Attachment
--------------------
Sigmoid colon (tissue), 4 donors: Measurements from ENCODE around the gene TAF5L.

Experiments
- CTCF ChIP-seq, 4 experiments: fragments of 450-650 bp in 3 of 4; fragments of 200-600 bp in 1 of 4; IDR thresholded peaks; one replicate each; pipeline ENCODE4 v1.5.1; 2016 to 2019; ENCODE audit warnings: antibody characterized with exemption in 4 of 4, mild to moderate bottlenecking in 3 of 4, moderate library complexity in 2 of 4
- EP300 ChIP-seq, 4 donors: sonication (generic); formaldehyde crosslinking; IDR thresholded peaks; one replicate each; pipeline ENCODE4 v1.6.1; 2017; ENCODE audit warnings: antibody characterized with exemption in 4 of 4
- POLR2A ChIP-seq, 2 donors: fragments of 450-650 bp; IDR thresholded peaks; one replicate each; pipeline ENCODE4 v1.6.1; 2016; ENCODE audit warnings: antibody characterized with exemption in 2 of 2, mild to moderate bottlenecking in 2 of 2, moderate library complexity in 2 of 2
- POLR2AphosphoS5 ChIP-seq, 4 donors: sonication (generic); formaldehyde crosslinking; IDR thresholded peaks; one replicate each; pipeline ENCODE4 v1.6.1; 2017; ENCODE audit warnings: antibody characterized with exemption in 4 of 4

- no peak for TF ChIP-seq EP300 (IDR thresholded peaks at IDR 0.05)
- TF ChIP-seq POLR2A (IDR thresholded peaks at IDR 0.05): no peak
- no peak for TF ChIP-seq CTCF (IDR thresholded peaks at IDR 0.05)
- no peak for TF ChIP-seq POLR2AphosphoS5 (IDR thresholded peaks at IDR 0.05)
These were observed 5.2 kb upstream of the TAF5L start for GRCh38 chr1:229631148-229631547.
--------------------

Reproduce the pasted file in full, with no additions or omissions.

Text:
Sigmoid colon (tissue), 4 donors: Measurements from ENCODE around the gene TAF5L.

Experiments
- CTCF ChIP-seq, 4 experiments: fragments of 450-650 bp in 3 of 4; fragments of 200-600 bp in 1 of 4; IDR thresholded peaks; one replicate each; pipeline ENCODE4 v1.5.1; 2016 to 2019; ENCODE audit warnings: antibody characterized with exemption in 4 of 4, mild to moderate bottlenecking in 3 of 4, moderate library complexity in 2 of 4
- EP300 ChIP-seq, 4 donors: sonication (generic); formaldehyde crosslinking; IDR thresholded peaks; one replicate each; pipeline ENCODE4 v1.6.1; 2017; ENCODE audit warnings: antibody characterized with exemption in 4 of 4
- POLR2A ChIP-seq, 2 donors: fragments of 450-650 bp; IDR thresholded peaks; one replicate each; pipeline ENCODE4 v1.6.1; 2016; ENCODE audit warnings: antibody characterized with exemption in 2 of 2, mild to moderate bottlenecking in 2 of 2, moderate library complexity in 2 of 2
- POLR2AphosphoS5 ChIP-seq, 4 donors: sonication (generic); formaldehyde crosslinking; IDR thresholded peaks; one replicate each; pipeline ENCODE4 v1.6.1; 2017; ENCODE audit warnings: antibody characterized with exemption in 4 of 4

- no peak for TF ChIP-seq EP300 (IDR thresholded peaks at IDR 0.05)
- TF ChIP-seq POLR2A (IDR thresholded peaks at IDR 0.05): no peak
- no peak for TF ChIP-seq CTCF (IDR thresholded peaks at IDR 0.05)
- no peak for TF ChIP-seq POLR2AphosphoS5 (IDR thresholded peaks at IDR 0.05)
These were observed 5.2 kb upstream of the TAF5L start for GRCh38 chr1:229631148-229631547.